What's the symbolism behind every one of Boo's gifts to Jem and Scout?
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The first gift, gum, is representative of Boo's desire to be kind to the children - perhaps to dispel the mistrust the children feel toward him. What child does not like gum? Keep in mind that Boo was sort of frozen in time - as an older child than Jem and Scout in the story, but nonetheless still a child. Next the Indian head pennies are another symbol of Boo's kindness, desire to connect, as these are something children would be very excited about. The twine? Hmm. Perhaps another symbol of connection that Boo desires with the kids? Much can be read into this idea. The soap carvings, while obvious representations of Jem and Scout, symbolize the strength of Boo's growing fondness/bond with the kids, as well as illustrate that he must be spending a considerable amount of time observing them as they are trying to observe him. Finally, the pocket watch could be seen as a symbol of Boo's arrested life: his development stopped abruptly when his father restricted him to a life within the confines of the Radley house. Also, consider the symbolism of the tree, especially in light of the fact that Nathan Radley (Boo's brother who continues the father's legacy) tells the children that the perfectly healthy tree (in Scout's opinion) is actually dying...Is the tree a symbol of Boo?
In response to the earlier answer, the tree which Nathan, Boo's brother, described as dying could be a symbol for the Radley family tree which was diseased by the cruelty of Boo's father toward Boo. Also, Boo was considered a "mentally ill" or sick member of their family tree. Nathan might have been implying that the family tree was sick, an analogy for mental disease in their family tree. Just a thought.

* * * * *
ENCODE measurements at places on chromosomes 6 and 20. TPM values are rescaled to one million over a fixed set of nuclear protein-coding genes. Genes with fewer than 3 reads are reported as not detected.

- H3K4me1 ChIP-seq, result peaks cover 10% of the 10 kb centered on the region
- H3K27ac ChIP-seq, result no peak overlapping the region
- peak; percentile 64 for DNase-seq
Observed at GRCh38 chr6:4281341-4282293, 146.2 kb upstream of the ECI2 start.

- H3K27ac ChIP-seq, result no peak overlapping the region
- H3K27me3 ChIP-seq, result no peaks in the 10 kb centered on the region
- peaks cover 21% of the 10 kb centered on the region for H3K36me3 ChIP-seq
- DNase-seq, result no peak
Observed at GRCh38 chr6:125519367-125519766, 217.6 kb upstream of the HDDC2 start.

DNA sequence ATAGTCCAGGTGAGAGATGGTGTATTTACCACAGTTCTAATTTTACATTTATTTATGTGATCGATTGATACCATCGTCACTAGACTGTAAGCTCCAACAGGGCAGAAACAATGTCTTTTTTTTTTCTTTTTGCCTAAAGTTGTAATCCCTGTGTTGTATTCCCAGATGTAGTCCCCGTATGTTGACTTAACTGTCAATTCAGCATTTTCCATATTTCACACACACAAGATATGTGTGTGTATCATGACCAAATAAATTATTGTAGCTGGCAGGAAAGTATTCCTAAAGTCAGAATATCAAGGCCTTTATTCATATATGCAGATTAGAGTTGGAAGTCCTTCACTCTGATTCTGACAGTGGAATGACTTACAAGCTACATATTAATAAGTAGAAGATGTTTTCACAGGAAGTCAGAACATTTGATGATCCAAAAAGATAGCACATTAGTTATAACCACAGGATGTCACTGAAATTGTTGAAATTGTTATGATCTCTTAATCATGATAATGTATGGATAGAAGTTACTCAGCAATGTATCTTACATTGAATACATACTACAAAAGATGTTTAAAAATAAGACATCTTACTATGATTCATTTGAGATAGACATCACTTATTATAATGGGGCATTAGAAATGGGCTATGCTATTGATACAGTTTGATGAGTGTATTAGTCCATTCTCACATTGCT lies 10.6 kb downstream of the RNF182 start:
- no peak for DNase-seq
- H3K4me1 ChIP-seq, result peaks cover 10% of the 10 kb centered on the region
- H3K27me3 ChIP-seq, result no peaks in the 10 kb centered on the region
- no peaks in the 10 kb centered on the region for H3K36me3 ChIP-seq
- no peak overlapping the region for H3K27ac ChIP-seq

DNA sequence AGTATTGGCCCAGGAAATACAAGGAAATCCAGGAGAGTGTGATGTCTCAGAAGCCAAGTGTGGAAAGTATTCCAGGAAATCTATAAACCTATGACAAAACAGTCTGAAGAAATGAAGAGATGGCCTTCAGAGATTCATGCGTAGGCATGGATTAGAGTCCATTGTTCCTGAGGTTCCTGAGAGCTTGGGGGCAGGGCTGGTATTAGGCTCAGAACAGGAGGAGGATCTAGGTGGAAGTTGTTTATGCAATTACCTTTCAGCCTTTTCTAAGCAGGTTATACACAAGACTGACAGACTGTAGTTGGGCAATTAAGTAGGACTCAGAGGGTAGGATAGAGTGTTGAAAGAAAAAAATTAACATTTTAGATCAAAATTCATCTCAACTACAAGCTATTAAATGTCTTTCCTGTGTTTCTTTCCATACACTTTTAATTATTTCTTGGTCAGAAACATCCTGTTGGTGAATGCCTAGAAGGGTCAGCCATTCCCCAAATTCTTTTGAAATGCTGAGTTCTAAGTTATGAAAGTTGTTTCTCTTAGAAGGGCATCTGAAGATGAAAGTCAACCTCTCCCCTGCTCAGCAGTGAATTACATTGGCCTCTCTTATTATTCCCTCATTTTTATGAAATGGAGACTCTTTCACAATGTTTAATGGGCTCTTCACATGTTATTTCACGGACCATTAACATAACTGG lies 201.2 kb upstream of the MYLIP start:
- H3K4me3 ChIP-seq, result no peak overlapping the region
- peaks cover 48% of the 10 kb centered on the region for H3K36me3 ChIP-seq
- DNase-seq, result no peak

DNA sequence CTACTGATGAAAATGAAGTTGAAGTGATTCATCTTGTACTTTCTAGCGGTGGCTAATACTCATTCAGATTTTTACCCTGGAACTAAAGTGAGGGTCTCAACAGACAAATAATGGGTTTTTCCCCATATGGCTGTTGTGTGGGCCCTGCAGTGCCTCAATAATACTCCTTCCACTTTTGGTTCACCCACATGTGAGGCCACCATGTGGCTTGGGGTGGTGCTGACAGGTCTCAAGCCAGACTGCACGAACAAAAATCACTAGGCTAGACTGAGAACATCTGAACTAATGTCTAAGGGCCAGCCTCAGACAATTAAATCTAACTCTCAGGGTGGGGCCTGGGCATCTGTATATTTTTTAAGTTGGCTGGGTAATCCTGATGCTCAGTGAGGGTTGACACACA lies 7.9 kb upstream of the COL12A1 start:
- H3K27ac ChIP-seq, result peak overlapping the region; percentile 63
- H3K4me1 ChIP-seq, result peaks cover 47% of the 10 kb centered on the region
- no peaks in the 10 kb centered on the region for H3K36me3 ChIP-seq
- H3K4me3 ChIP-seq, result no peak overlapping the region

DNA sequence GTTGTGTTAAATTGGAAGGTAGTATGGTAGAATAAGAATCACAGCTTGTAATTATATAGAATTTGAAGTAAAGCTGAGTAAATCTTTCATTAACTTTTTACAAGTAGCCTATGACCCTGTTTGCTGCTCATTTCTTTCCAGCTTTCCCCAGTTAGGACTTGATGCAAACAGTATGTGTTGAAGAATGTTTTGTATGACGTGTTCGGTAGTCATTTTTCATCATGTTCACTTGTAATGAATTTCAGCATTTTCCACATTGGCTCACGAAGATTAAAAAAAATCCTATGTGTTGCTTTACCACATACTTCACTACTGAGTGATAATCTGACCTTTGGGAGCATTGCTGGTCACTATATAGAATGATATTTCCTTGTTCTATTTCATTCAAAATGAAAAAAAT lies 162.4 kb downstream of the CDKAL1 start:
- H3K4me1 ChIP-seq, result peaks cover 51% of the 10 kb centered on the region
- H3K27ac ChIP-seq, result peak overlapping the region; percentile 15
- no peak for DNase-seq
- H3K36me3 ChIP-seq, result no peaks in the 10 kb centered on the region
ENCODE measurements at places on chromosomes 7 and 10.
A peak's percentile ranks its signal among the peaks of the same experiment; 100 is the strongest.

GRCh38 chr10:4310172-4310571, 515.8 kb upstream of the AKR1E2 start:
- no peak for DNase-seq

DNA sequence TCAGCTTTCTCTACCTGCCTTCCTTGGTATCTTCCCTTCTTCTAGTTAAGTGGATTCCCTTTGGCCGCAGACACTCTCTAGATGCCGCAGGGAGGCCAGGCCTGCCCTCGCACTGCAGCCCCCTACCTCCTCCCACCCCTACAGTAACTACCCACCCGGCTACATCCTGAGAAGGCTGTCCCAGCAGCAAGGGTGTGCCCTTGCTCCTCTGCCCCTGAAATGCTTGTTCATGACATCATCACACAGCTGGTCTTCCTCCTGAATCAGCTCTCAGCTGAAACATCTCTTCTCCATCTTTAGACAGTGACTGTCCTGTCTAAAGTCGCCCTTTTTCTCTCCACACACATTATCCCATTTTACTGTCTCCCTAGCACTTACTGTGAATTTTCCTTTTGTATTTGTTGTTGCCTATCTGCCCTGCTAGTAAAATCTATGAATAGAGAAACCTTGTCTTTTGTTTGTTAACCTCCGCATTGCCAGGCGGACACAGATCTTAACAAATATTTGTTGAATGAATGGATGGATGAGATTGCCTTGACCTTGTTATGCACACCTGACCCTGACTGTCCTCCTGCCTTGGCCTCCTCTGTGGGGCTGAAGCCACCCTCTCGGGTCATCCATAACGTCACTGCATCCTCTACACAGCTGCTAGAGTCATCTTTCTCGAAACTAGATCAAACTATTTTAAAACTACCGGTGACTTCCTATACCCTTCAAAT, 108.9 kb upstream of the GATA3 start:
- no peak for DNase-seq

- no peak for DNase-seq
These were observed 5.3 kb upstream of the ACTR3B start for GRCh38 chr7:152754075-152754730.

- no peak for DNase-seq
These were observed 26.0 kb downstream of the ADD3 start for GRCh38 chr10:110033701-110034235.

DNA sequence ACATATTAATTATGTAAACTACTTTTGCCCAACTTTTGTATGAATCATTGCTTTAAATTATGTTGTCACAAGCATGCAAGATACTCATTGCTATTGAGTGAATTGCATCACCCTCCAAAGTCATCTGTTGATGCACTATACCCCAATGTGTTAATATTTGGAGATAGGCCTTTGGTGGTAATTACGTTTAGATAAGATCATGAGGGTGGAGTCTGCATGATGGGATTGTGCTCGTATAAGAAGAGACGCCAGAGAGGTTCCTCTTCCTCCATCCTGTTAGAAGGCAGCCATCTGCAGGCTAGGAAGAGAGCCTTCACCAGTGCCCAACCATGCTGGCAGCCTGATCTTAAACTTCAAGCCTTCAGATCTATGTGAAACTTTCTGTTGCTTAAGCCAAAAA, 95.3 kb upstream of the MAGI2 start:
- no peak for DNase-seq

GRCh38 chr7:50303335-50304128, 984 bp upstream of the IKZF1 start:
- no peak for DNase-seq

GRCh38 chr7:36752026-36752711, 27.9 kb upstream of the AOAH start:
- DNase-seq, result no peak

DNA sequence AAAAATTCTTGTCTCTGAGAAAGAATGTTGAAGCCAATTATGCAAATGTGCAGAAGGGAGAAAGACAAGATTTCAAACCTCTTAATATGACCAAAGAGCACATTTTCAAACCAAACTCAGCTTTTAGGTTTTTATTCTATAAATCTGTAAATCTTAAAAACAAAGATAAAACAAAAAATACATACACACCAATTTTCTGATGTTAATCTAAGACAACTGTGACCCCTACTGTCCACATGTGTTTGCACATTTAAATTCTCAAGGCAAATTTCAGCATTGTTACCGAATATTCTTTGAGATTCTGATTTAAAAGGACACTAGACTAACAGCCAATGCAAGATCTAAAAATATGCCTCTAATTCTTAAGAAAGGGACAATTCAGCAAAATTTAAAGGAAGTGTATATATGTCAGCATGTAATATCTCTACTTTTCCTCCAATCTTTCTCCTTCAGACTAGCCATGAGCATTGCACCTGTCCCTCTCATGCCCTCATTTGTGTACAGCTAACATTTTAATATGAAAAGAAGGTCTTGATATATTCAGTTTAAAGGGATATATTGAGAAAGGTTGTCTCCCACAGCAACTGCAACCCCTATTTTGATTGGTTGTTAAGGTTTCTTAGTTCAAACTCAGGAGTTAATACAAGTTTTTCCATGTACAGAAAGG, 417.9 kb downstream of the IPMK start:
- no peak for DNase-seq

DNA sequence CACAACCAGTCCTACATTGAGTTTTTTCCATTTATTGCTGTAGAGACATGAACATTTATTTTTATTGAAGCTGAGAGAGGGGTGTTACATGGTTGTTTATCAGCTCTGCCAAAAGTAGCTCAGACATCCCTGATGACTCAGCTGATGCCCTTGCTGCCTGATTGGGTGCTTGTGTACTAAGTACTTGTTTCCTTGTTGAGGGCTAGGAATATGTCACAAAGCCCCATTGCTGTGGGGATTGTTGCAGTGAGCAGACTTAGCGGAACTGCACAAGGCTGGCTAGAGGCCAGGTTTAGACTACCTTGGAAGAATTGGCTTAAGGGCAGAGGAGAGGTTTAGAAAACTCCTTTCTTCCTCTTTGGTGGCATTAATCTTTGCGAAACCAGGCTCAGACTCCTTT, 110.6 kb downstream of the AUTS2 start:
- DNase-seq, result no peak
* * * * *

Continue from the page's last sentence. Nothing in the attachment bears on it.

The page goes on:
hello nice answer people!
you forgot to add the whole package of chewing gum that came after the soap carving and also you forgot about the tarnished metal from the spelling bee!!
omg.. lea u are wrong!Nathen Radley told Jem that the tree was dying.. but Atticus thought that the tree was healthy. That's why Jem cried. Cause Nathen Radley covered the knot- hole with cement for no reason!
Actually, I think all these answers are correct. Radley tells Jim that the tree is diseased. Radley views the Family tree as being diseased by the presence of Boo and Boo's alleged mental illness. Keep in mind, that Radley gave up his already established life, to return home and maintain his father's old routines. For Radley, Boo is the end of normal life.
However, Atticus, who is undoubtedly the voice of reason in the novel, recognizes that Boo is healthy in mind and body. Atticus understands that Boo is simply a product of his environment. Therefore he sees that the tree is healthy, in spite of the knot-hole scar.
The cement, like Boo's imprisonment, is simply a way to cover up the imperfections of the family and the tree.
This upsets Jem, because he begins to understand that Boo is a victim, not the villainous cat-eater of neighborhood legend.
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